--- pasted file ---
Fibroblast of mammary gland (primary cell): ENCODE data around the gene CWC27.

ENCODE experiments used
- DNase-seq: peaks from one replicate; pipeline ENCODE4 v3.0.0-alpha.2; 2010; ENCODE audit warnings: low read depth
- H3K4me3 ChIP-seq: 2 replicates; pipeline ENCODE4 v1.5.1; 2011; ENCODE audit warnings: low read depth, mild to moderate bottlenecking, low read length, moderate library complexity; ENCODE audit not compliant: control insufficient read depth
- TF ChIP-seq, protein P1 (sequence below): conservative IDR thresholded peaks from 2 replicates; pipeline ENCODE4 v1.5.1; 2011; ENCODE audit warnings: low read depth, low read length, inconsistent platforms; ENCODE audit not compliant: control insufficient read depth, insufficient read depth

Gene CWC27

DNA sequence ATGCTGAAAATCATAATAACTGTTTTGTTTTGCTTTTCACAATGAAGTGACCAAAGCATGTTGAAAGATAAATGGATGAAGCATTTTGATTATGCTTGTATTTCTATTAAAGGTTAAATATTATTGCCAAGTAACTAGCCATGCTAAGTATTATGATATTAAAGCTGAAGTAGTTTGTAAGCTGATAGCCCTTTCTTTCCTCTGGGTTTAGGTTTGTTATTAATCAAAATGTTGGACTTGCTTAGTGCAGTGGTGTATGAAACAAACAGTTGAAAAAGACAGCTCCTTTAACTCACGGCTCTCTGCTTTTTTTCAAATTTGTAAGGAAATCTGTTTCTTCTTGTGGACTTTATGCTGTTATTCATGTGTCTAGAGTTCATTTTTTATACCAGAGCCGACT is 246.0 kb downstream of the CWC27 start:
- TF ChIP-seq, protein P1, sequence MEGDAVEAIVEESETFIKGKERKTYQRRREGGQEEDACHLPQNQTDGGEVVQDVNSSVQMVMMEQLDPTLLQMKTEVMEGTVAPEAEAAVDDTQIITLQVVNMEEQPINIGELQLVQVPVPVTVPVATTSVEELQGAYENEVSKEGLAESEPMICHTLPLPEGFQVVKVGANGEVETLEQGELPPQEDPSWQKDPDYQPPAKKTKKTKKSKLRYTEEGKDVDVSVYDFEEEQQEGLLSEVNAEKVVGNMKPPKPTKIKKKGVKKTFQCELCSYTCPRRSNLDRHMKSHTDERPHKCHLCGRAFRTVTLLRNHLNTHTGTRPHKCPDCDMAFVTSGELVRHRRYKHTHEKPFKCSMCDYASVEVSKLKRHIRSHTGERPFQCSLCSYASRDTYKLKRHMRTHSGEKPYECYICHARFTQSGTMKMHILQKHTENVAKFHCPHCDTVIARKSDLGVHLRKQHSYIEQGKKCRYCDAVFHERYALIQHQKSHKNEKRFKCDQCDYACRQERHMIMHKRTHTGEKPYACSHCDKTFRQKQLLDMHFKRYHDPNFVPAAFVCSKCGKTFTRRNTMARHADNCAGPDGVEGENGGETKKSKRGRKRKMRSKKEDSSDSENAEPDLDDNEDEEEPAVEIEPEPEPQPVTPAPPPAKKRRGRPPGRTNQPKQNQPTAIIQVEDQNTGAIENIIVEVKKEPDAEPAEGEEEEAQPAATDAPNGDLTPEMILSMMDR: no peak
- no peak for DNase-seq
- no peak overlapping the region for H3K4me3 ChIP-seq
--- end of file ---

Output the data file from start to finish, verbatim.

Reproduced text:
Fibroblast of mammary gland (primary cell): ENCODE data around the gene CWC27.

ENCODE experiments used
- DNase-seq: peaks from one replicate; pipeline ENCODE4 v3.0.0-alpha.2; 2010; ENCODE audit warnings: low read depth
- H3K4me3 ChIP-seq: 2 replicates; pipeline ENCODE4 v1.5.1; 2011; ENCODE audit warnings: low read depth, mild to moderate bottlenecking, low read length, moderate library complexity; ENCODE audit not compliant: control insufficient read depth
- TF ChIP-seq, protein P1 (sequence below): conservative IDR thresholded peaks from 2 replicates; pipeline ENCODE4 v1.5.1; 2011; ENCODE audit warnings: low read depth, low read length, inconsistent platforms; ENCODE audit not compliant: control insufficient read depth, insufficient read depth

Gene CWC27

DNA sequence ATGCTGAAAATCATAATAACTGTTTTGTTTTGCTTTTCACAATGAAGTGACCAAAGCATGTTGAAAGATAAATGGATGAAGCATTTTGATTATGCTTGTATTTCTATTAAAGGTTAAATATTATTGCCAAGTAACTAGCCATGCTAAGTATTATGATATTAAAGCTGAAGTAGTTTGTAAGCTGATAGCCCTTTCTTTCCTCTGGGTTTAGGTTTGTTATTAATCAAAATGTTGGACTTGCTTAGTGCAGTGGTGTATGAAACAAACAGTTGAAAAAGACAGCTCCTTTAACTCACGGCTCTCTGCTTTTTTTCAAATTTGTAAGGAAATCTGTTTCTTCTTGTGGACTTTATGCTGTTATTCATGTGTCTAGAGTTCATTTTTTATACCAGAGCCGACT is 246.0 kb downstream of the CWC27 start:
- TF ChIP-seq, protein P1, sequence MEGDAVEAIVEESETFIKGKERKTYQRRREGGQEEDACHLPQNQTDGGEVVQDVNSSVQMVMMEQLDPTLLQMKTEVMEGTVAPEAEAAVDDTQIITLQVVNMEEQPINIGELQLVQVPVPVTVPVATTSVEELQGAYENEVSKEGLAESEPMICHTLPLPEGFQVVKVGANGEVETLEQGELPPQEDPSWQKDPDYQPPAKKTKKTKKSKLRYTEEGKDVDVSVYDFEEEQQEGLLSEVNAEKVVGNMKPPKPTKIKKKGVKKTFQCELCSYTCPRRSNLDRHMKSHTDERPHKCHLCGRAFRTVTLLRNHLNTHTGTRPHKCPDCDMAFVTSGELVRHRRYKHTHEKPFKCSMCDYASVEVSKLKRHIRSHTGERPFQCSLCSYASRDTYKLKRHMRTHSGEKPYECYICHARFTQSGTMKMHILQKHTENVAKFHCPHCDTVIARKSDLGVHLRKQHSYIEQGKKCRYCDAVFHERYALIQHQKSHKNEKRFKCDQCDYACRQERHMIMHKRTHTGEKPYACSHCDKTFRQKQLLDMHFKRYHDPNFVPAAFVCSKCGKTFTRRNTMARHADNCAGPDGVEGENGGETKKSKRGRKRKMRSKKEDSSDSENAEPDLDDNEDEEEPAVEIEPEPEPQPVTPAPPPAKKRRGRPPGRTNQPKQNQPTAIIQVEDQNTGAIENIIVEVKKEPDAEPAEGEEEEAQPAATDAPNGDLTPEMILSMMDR: no peak
- no peak for DNase-seq
- no peak overlapping the region for H3K4me3 ChIP-seq